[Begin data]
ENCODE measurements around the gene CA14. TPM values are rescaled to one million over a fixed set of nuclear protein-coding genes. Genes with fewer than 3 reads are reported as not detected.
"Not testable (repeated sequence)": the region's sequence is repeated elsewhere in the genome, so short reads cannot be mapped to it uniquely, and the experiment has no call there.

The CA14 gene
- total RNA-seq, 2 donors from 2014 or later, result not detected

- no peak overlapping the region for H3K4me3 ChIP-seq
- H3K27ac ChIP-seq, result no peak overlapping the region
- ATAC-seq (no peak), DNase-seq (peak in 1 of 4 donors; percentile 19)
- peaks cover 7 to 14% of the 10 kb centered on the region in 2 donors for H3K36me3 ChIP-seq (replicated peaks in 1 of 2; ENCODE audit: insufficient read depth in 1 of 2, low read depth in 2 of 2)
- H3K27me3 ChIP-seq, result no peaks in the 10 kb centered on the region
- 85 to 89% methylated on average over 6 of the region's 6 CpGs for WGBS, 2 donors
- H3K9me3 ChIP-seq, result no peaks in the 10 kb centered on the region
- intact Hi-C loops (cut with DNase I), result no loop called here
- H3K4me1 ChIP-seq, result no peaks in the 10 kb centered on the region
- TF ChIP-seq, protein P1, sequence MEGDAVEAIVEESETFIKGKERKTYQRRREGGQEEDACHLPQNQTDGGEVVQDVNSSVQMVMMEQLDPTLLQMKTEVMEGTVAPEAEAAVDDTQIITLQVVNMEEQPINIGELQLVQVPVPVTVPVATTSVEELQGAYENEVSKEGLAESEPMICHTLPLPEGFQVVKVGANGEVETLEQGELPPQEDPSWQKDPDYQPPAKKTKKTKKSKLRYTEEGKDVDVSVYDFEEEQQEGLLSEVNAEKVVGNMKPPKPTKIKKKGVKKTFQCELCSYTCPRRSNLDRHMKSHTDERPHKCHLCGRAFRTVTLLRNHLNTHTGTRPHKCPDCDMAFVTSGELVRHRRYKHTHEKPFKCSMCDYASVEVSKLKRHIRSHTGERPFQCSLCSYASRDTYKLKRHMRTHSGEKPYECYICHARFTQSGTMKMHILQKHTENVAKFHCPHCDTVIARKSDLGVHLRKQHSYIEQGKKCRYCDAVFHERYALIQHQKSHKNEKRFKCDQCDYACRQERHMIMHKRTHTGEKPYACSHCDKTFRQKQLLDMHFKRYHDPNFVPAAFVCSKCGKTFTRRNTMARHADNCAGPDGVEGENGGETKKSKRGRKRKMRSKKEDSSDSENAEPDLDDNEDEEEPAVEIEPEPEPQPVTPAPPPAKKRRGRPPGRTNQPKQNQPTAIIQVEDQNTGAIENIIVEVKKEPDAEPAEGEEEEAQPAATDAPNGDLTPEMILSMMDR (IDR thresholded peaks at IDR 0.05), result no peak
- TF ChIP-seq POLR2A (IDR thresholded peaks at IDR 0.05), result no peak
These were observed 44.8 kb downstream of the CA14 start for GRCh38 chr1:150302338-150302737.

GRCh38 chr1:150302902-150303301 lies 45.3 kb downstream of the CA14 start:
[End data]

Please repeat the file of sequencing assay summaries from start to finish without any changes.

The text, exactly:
ENCODE measurements around the gene CA14. TPM values are rescaled to one million over a fixed set of nuclear protein-coding genes. Genes with fewer than 3 reads are reported as not detected.
"Not testable (repeated sequence)": the region's sequence is repeated elsewhere in the genome, so short reads cannot be mapped to it uniquely, and the experiment has no call there.

The CA14 gene
- total RNA-seq, 2 donors from 2014 or later, result not detected

- no peak overlapping the region for H3K4me3 ChIP-seq
- H3K27ac ChIP-seq, result no peak overlapping the region
- ATAC-seq (no peak), DNase-seq (peak in 1 of 4 donors; percentile 19)
- peaks cover 7 to 14% of the 10 kb centered on the region in 2 donors for H3K36me3 ChIP-seq (replicated peaks in 1 of 2; ENCODE audit: insufficient read depth in 1 of 2, low read depth in 2 of 2)
- H3K27me3 ChIP-seq, result no peaks in the 10 kb centered on the region
- 85 to 89% methylated on average over 6 of the region's 6 CpGs for WGBS, 2 donors
- H3K9me3 ChIP-seq, result no peaks in the 10 kb centered on the region
- intact Hi-C loops (cut with DNase I), result no loop called here
- H3K4me1 ChIP-seq, result no peaks in the 10 kb centered on the region
- TF ChIP-seq, protein P1, sequence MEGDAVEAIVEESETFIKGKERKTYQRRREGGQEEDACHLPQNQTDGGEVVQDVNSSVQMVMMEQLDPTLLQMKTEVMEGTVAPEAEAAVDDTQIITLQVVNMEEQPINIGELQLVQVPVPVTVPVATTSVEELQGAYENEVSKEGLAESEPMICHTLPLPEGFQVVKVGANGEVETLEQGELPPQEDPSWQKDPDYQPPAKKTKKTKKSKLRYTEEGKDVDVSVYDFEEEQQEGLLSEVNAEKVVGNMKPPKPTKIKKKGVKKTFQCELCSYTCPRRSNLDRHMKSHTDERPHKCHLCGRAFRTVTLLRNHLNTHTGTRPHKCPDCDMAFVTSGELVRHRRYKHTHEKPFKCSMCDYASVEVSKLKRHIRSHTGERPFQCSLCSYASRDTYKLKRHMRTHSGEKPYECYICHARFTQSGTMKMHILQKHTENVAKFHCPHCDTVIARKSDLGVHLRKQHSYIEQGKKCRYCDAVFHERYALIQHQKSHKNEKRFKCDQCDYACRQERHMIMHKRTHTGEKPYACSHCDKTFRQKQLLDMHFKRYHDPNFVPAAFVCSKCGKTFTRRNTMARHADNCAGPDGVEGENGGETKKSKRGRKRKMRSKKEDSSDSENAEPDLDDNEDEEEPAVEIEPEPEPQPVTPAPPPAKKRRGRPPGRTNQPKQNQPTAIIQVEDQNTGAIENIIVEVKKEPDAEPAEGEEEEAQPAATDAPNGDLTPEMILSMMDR (IDR thresholded peaks at IDR 0.05), result no peak
- TF ChIP-seq POLR2A (IDR thresholded peaks at IDR 0.05), result no peak
These were observed 44.8 kb downstream of the CA14 start for GRCh38 chr1:150302338-150302737.

GRCh38 chr1:150302902-150303301 lies 45.3 kb downstream of the CA14 start: